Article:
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Tamoxifen (Nolvadex®)

OncoLink Team
Last Modified: January 7, 2016

Pronounced: ta-MOX-i-fen

Classification: Anti-estrogen

About Tamoxifen

Tamoxifen works by blocking estrogen receptors in breast tissue. While estrogen may not actually cause breast cancer, it is necessary for the cancer to grow in estrogen receptor-positive breast cancers. With estrogen blocked, the cancer cells that feed off estrogen may not be able to survive.

How to Take Tamoxifen

Tamoxifen is available in tablet form to be taken orally (by mouth). It should be taken around the same time every day. This medication should be swallowed whole with a full glass of non-alcoholic liquid. Do not crush, chew or break the tablets. If you miss a dose take it as soon as you remember. If it is close to your next scheduled dose do not double your dose, rather skip the missed dose and continue your regular schedule. 

This medication can be affected by other medications. Make sure your care team and pharmacist are aware of all medications (over-the-counter and prescription) and supplements that you are taking.

Storage and Handling     

Store this medication at room temperature in the original container. If you prefer to use a pillbox, discuss this with your oncology pharmacist. Ask your oncology team where to return any unused medication for disposal. Do not flush down the toilet or throw in the trash.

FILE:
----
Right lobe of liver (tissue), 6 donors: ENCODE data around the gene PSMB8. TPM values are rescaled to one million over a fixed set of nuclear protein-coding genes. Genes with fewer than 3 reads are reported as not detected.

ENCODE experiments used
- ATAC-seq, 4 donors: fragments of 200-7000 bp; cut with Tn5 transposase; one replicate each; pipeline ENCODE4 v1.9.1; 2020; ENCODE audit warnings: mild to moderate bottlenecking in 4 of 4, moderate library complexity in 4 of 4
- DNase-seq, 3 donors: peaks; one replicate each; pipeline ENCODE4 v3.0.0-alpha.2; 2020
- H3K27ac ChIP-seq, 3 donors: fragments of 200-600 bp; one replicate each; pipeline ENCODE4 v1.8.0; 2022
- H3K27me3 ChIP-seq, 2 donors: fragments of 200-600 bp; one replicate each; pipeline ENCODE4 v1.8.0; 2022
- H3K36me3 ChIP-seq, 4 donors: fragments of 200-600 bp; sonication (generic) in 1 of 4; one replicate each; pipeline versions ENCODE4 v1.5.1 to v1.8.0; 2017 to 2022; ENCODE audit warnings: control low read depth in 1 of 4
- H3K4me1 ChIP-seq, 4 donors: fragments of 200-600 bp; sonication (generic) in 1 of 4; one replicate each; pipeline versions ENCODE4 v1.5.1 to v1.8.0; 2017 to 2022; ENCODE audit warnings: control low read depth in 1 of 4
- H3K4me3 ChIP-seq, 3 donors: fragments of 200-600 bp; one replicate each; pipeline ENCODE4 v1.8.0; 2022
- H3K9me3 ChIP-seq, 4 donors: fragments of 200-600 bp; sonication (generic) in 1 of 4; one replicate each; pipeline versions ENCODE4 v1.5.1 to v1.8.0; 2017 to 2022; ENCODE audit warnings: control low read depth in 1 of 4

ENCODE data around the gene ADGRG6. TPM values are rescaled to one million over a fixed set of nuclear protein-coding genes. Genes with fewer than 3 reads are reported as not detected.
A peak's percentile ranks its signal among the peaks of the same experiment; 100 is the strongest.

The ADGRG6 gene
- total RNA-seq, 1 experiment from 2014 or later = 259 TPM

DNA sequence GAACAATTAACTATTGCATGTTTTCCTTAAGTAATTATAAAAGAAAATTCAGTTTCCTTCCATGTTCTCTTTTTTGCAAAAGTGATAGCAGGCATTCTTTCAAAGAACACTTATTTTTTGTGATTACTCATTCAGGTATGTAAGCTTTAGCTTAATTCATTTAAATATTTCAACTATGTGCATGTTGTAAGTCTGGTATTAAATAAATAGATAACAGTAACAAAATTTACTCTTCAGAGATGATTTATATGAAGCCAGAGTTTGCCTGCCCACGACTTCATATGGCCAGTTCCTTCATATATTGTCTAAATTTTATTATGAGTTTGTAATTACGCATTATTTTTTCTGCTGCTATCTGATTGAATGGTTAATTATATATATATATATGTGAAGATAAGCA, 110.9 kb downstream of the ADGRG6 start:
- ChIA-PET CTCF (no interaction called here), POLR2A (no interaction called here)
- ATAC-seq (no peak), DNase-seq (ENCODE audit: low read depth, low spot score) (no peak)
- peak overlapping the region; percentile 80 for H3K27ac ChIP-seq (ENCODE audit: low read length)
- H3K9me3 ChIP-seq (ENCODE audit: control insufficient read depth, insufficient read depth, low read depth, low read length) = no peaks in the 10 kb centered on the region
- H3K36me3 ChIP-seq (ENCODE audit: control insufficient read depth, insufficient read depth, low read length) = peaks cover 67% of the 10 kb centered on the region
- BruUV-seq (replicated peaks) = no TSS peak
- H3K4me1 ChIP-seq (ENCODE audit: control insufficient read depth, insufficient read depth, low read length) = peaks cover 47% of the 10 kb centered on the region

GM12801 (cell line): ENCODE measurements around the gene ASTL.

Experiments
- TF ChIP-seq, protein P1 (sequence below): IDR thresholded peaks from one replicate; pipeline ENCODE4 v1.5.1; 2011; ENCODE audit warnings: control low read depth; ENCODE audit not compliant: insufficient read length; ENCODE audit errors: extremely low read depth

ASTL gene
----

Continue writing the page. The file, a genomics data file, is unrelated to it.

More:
Where do I get this medication?

Tamoxifen is available through retail and mail order pharmacies. Your oncology team will give you a prescription, which you can fill at your local pharmacy.   

Insurance information

This medication may be covered under your prescription drug plan. Patient assistance may be available to qualifying individuals without prescription drug coverage. Co-pay cards, which reduce the patient co-pay responsibility for eligible commercially (non-government sponsored) insured patients, may be available. Your care team can help you find these resources, if they are available.

Possible Side Effects of Tamoxifen

There are a number of things you can do to manage the side effects of tamoxifen. Talk to your doctor or nurse about these recommendations. They can help you decide what will work best for you. These are some of the most common side effects:

Nausea and/or Vomiting

Talk to your doctor or nurse so they can prescribe medications to help you manage nausea and vomiting. In addition, dietary changes may help. Avoid things that may worsen the symptoms, such as heavy or greasy/fatty, spicy or acidic foods (lemons, tomatoes, oranges). Try antacids, (e.g. milk of magnesia, calcium tablets such as Tums), saltines, or ginger ale to lessen symptoms.

Call your doctor or nurse if you are unable to keep fluids down for more than 12 hours or if you feel lightheaded or dizzy at any time.

Menstrual Bleeding

Your periods may become irregular or stop all together. In some women, normal periods resume after completing tamoxifen therapy. However, women who are already post-menopausal at the time they start tamoxifen should report any vaginal bleeding to their oncologist, primary physician or gynecologist. You will need to be checked to determine why you are bleeding. Tamoxifen can stimulate the lining of the uterus to grow, which can result in uterine polyps, and rarely, in uterine cancer.